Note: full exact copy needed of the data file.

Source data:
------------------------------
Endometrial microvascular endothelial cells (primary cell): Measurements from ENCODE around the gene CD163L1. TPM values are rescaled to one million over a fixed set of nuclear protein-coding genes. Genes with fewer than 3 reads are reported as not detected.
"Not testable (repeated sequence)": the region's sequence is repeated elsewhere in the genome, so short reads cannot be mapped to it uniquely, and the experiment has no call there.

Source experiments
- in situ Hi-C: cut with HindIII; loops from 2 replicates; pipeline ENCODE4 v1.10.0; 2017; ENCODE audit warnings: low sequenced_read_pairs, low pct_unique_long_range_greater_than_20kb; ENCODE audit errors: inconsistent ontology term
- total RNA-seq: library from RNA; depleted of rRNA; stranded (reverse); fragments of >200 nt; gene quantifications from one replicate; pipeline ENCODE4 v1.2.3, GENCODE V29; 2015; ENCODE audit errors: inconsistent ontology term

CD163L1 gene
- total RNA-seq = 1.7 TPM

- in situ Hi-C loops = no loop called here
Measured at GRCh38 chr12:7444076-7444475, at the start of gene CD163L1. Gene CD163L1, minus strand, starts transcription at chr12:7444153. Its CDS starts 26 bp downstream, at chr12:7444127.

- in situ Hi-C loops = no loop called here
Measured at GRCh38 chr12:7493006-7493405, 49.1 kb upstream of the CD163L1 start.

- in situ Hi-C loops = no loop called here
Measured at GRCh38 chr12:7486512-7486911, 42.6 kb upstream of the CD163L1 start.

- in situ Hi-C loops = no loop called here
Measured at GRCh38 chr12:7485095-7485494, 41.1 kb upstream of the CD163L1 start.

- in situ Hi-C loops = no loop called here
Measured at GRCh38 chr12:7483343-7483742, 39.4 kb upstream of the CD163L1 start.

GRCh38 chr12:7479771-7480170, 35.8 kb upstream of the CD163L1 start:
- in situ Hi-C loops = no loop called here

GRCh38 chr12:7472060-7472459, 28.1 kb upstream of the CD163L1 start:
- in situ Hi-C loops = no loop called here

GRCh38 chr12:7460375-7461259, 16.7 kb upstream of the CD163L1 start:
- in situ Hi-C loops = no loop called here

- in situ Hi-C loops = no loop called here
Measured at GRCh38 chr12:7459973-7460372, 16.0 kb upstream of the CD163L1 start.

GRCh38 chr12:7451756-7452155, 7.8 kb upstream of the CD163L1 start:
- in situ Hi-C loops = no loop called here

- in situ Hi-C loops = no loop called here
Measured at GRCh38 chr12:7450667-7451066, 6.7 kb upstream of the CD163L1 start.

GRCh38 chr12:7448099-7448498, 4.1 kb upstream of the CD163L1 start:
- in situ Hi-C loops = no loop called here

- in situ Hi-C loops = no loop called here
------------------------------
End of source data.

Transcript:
Endometrial microvascular endothelial cells (primary cell): Measurements from ENCODE around the gene CD163L1. TPM values are rescaled to one million over a fixed set of nuclear protein-coding genes. Genes with fewer than 3 reads are reported as not detected.
"Not testable (repeated sequence)": the region's sequence is repeated elsewhere in the genome, so short reads cannot be mapped to it uniquely, and the experiment has no call there.

Source experiments
- in situ Hi-C: cut with HindIII; loops from 2 replicates; pipeline ENCODE4 v1.10.0; 2017; ENCODE audit warnings: low sequenced_read_pairs, low pct_unique_long_range_greater_than_20kb; ENCODE audit errors: inconsistent ontology term
- total RNA-seq: library from RNA; depleted of rRNA; stranded (reverse); fragments of >200 nt; gene quantifications from one replicate; pipeline ENCODE4 v1.2.3, GENCODE V29; 2015; ENCODE audit errors: inconsistent ontology term

CD163L1 gene
- total RNA-seq = 1.7 TPM

- in situ Hi-C loops = no loop called here
Measured at GRCh38 chr12:7444076-7444475, at the start of gene CD163L1. Gene CD163L1, minus strand, starts transcription at chr12:7444153. Its CDS starts 26 bp downstream, at chr12:7444127.

- in situ Hi-C loops = no loop called here
Measured at GRCh38 chr12:7493006-7493405, 49.1 kb upstream of the CD163L1 start.

- in situ Hi-C loops = no loop called here
Measured at GRCh38 chr12:7486512-7486911, 42.6 kb upstream of the CD163L1 start.

- in situ Hi-C loops = no loop called here
Measured at GRCh38 chr12:7485095-7485494, 41.1 kb upstream of the CD163L1 start.

- in situ Hi-C loops = no loop called here
Measured at GRCh38 chr12:7483343-7483742, 39.4 kb upstream of the CD163L1 start.

GRCh38 chr12:7479771-7480170, 35.8 kb upstream of the CD163L1 start:
- in situ Hi-C loops = no loop called here

GRCh38 chr12:7472060-7472459, 28.1 kb upstream of the CD163L1 start:
- in situ Hi-C loops = no loop called here

GRCh38 chr12:7460375-7461259, 16.7 kb upstream of the CD163L1 start:
- in situ Hi-C loops = no loop called here

- in situ Hi-C loops = no loop called here
Measured at GRCh38 chr12:7459973-7460372, 16.0 kb upstream of the CD163L1 start.

GRCh38 chr12:7451756-7452155, 7.8 kb upstream of the CD163L1 start:
- in situ Hi-C loops = no loop called here

- in situ Hi-C loops = no loop called here
Measured at GRCh38 chr12:7450667-7451066, 6.7 kb upstream of the CD163L1 start.

GRCh38 chr12:7448099-7448498, 4.1 kb upstream of the CD163L1 start:
- in situ Hi-C loops = no loop called here

- in situ Hi-C loops = no loop called here